|March 5, 2001
Help for Poor,
Young Asthma Sufferers
Asthma is the most common serious chronic disease of childhood,
one of the leading causes of childhood hospitalizations, and the leading cause of school
absences, according to UCSF researchers who will manage a $3.6 million grant to improve
treatment of the disease in children age 5 to 18.
The California Asthma Among the School-Aged (CAASA) project will link improved clinical
care to communities with a high proportion of low-income families, language and cultural
barriers, and high exposure to environmental factors that exacerbate asthma, said Patrick
Fox, PhD, co-director of the UCSF Institute for Heath and Aging and principal investigator
on the study.
The project will award $100,000 per year for three years to eight clinics that provide
services in high-risk communities in California. Each clinic is required to participate in
or create a diverse local community partnership that will contain, at a minimum, a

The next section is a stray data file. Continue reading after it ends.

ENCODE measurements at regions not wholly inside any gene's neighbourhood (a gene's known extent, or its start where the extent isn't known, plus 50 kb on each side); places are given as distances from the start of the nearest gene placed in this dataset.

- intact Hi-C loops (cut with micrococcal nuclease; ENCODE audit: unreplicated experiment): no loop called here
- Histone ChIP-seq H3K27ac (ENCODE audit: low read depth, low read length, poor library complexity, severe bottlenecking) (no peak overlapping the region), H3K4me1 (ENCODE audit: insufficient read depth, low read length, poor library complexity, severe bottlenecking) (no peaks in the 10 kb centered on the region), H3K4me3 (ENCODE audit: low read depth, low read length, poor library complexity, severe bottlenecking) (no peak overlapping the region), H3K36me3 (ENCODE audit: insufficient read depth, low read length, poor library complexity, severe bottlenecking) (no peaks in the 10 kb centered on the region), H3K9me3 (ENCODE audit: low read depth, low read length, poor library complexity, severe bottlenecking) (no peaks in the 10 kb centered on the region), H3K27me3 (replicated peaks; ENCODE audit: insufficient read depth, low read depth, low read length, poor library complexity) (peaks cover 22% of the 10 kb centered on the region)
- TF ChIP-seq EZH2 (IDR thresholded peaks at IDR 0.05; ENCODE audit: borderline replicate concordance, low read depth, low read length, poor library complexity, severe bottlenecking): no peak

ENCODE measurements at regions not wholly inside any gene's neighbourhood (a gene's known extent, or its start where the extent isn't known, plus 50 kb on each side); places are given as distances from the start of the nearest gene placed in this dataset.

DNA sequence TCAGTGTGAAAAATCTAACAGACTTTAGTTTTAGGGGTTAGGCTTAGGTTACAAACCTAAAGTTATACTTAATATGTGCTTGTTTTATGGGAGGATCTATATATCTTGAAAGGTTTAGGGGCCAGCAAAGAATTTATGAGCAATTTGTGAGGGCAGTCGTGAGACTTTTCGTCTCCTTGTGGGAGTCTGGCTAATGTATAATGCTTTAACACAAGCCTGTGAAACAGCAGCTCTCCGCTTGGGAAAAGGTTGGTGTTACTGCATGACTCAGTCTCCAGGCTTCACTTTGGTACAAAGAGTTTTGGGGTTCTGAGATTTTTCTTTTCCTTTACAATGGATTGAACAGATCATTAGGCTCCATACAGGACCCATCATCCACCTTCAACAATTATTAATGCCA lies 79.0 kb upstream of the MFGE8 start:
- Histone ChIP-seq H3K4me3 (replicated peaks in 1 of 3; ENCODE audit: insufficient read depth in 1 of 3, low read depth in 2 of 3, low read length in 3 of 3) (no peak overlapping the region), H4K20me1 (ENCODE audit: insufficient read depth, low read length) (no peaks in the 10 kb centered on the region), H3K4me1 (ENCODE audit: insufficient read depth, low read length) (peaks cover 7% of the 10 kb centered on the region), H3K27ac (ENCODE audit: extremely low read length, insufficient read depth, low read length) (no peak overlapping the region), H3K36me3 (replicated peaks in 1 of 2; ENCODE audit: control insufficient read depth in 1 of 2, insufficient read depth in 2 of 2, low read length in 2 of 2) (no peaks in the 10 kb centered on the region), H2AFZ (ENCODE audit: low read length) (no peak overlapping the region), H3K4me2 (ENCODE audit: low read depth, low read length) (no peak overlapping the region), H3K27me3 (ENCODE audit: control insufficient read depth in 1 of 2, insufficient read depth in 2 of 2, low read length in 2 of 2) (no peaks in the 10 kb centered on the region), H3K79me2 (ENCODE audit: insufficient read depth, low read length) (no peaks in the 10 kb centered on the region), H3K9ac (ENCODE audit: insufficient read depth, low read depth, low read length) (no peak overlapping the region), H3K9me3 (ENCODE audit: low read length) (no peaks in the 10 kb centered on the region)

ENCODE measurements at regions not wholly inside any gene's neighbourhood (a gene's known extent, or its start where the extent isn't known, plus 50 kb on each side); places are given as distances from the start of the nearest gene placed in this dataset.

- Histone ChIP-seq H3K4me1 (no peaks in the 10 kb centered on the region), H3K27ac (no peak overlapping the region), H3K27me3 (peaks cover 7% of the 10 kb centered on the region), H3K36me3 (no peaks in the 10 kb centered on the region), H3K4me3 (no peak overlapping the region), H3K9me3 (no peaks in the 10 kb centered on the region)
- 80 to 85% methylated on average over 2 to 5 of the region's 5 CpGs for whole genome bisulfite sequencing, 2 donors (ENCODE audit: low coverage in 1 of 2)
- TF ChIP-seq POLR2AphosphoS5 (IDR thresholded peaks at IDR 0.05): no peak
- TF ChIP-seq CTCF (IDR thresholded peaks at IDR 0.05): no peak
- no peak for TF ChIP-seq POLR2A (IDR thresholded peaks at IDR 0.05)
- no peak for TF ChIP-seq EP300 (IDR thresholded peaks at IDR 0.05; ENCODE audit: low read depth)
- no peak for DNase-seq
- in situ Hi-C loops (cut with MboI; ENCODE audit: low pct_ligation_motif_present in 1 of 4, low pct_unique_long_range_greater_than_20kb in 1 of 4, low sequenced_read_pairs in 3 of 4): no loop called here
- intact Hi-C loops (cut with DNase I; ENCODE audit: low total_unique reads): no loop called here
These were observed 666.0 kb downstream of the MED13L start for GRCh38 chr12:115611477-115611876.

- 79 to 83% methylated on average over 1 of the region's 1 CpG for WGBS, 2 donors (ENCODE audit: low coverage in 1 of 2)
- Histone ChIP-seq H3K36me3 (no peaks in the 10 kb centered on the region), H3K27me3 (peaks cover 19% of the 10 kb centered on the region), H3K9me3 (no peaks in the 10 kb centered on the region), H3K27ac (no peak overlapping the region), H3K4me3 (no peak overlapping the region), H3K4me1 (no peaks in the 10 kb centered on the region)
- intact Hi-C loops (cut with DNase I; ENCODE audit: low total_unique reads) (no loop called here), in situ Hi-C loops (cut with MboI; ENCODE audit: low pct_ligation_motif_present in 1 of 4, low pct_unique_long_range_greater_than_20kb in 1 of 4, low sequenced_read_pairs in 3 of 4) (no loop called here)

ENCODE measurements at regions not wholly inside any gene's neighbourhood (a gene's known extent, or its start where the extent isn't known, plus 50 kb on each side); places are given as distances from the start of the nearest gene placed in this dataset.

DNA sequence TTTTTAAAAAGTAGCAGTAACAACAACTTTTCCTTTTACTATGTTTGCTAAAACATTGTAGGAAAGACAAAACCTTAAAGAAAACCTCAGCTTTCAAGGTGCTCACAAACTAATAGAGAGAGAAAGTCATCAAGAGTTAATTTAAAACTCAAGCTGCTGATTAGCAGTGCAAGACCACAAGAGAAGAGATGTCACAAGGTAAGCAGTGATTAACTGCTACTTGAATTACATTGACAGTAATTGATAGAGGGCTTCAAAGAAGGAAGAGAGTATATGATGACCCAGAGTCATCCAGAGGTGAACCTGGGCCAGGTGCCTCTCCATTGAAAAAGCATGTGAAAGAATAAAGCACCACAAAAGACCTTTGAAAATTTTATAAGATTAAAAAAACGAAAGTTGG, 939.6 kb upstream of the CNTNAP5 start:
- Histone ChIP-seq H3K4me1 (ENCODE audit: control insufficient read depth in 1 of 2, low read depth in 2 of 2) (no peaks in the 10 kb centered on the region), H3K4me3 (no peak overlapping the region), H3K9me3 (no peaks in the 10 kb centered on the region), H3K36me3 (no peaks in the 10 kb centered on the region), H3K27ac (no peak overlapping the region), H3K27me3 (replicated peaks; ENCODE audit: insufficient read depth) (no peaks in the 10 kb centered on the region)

hospital, the public education system, a health insurance payer, the county department of
health, and a lay family representative, Fox explained.
Remaining funding will be used to evaluate programs for cost-effectiveness and health
benefit outcomes. Expected outcomes include: decreasing in asthma-related symptoms;
improving quality of life and adherence to medical regimens; cutting the use of expensive,
hospital-based services; and reducing health status disparities.
The Integrating Medicine and Public Health Program is funded by the Preventive Health
and Health Services Block grant from the centers for Disease Control and Prevention. This
project is also part of the efforts of the UCSF Center for Health and Community to work
collaboratively with community groups and to address social disparities in health. The
California Asthma Among the School Aged (CAASA) project is funded by the California
Endowment, a private foundation with staff throughout the state whose grants are made to
organizations and institutions that directly benefit the well-being of Californians.
Institute for Health and Aging